The effort to fill the ranks of the National Guard in Texas was in full swing by July 1917. Recruiting had begun in earnest by early June. Texas had to raise four new infantry regiments and other units such as artillery, medical and engineers from across the Lone Star State. In addition, Texas already had three infantry regiments plus many other units to maintain at full enlistment. It was a tall order for Texas. The National Guard would need twelve thousand new volunteers.
By the end of June, 1917, they had less than three thousand.
The Navy, Marines and the regular Army had been recruiting aggressively since before war was declared in April. And Texans had responded. News of the local National Guard units was made public just as men were preparing to register for a national draft on June 5th. Since then there had been rallies and parades and speeches. Recruiting offices opened in cities and large towns across the state. Prospective commanders were working overtime to persuade men to “avoid the draft” by enlisting in the Texas National Guard.
In northwest Texas and the Panhandle, there were fifteen recruiting offices for a new unit, the Seventh Texas Infantry regiment. The response to the recruiting drive had been very positive in some cities, but there was concern in Abilene, Decatur, Gainesville and Fort Worth.
Something had to be done. The governor announced that the week of July 4th would be Texas Enlistment Week and exhorted patriotic organizations and community leaders to, once again, make the case for serving in a Texas outfit with neighbors.
Members of the Adjutant General’s staff in Austin were getting nervous. Washington had decided to cap the number of National Guardsmen soon in anticipation of a nationwide draft. Drafting a new army to fight in Europe was less disruptive of the kind of greater war effort that Washington was planning. If Texas was going to have a distinct force to fight in the Great War, now was its chance.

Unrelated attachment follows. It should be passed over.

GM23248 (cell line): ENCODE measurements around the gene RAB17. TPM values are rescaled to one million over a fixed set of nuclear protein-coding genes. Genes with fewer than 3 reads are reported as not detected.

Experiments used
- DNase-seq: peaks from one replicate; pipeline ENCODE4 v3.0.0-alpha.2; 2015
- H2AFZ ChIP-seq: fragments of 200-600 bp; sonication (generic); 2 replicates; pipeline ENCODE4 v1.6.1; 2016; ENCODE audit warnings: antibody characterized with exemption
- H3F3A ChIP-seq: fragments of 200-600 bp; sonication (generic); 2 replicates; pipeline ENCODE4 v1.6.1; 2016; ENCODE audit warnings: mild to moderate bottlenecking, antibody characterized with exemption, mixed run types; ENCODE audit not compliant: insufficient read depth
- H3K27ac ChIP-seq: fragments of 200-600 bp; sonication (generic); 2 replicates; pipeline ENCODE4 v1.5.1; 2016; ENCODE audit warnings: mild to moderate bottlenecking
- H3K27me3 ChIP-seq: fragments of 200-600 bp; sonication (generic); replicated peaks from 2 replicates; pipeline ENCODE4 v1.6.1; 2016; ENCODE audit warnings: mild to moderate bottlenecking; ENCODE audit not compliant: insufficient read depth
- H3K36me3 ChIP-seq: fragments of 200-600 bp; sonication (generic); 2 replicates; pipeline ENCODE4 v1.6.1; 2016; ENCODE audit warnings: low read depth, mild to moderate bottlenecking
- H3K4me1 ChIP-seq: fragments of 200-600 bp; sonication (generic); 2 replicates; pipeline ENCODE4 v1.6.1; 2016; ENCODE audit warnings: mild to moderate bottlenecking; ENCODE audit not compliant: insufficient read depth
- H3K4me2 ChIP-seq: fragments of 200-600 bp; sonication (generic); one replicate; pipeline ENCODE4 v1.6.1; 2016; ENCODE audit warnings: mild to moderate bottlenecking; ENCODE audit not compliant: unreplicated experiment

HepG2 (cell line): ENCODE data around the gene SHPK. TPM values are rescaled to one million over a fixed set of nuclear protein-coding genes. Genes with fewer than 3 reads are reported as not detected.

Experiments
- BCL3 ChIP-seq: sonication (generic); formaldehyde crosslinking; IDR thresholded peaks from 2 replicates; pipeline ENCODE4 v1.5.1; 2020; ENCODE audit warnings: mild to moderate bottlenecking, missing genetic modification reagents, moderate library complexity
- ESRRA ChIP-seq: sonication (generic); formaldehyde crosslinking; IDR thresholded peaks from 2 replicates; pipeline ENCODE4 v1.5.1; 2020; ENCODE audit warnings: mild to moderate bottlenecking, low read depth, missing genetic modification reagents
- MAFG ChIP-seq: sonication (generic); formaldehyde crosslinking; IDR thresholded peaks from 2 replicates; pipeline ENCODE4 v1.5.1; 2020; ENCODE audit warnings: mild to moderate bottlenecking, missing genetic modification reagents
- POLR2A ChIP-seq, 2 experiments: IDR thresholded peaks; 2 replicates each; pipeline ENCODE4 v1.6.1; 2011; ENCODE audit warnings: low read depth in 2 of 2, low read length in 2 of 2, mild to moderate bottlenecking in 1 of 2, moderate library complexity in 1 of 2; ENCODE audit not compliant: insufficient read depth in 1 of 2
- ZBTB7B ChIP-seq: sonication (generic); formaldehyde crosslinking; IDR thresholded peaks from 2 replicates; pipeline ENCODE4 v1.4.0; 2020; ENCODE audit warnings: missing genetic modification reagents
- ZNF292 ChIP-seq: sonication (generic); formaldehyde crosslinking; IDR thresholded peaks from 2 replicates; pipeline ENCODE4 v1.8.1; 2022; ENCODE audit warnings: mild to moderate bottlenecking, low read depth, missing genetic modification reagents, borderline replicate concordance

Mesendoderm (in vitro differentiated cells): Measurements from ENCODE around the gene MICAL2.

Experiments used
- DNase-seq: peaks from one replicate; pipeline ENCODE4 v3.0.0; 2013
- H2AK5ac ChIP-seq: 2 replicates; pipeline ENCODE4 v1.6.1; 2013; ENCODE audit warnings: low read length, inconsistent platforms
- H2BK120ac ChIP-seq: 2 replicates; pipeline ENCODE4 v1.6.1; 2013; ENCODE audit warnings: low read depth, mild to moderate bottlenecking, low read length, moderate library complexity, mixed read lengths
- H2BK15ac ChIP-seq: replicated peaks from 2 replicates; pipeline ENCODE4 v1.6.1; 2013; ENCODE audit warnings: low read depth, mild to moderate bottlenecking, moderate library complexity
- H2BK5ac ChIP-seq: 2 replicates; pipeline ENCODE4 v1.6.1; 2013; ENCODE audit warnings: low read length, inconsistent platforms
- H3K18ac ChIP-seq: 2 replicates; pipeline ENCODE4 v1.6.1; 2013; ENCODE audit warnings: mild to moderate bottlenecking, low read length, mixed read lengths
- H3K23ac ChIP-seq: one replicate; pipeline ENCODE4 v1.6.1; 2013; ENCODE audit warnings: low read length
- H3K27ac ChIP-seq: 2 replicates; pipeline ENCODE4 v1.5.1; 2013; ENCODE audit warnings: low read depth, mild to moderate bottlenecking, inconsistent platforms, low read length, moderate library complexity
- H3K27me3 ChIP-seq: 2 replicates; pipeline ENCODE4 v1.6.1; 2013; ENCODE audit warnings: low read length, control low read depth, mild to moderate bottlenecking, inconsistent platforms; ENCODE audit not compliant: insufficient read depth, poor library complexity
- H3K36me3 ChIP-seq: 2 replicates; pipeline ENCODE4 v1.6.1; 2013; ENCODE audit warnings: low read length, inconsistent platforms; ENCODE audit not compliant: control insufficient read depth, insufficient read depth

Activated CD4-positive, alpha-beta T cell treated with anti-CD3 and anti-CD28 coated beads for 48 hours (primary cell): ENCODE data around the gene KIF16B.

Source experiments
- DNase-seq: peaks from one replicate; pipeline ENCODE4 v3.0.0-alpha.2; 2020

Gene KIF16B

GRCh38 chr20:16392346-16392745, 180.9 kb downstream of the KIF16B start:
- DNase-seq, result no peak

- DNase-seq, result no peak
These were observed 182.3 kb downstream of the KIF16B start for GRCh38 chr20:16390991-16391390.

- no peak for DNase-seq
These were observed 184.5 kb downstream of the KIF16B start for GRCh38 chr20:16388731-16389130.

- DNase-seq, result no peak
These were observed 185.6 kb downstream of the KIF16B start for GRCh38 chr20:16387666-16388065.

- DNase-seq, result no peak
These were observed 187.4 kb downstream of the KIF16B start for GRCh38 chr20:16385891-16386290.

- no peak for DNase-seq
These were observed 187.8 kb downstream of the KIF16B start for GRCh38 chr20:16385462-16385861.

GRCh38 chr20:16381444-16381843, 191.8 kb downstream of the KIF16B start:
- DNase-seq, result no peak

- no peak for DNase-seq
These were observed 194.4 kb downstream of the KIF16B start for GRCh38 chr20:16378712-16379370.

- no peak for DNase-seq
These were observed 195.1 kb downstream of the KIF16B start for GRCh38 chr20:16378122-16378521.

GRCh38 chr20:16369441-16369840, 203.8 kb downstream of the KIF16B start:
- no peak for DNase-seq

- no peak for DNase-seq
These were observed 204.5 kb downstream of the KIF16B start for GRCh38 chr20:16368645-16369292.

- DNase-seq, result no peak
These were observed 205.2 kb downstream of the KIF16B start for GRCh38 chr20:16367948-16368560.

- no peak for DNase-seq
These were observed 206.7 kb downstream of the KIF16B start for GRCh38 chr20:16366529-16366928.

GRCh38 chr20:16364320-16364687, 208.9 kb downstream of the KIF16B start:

As the drawing of America’s first draft numbers since the Civil War approached, the National Guard got a reprieve: states would be able to recruit their National Guard units until at least early August. For some recruiters, it would go right down to the wire.
By early August, 1917, 14,057 men had been added to the Texas National Guard.
Otho K. Farrell had been busy. Since moving back to Amarillo from Waynoka, Oklahoma in the fall of 1914 he had been going to school in his spare time at Draughon’s Business College. The rest of his time went to the Santa Fe Railroad. Now that Otho was learning stenography, bookkeeping and typing in school, he was also moving up at the Amarillo headquarters. By 1917 Otho was a stenographer in the Superintendent’s Office.
It’s hard to know what O.K. Farrell thought of the war in Europe. He was still keeping in touch with his sister’s classmate back home, Gladys Loper. And by the summer of ’17 he had been in Amarillo for two and a half years. Otho did not seem to be an adventurer or a crusader. So one can imagine his parents’ surprise when he wrote to them in Waynoka with news that he had enlisted in the Texas National Guard and was going to be a soldier.
O.K. Farrell was still twenty years old. He wasn’t yet old enough to register for the draft.
Early on July 9th, 1917, San Francisco Bay was rocked when a barge loaded with four million pounds of gunpowder exploded at Mare Island Naval Shipyard. The explosion was so large a concussion wave knocked people down miles away. Six people were killed. The similarity of the disaster to the Black Tom explosion in New York Harbor just a year before caused many to speculate about a ring of saboteurs.
(Learn more about the Mare Island explosion here.)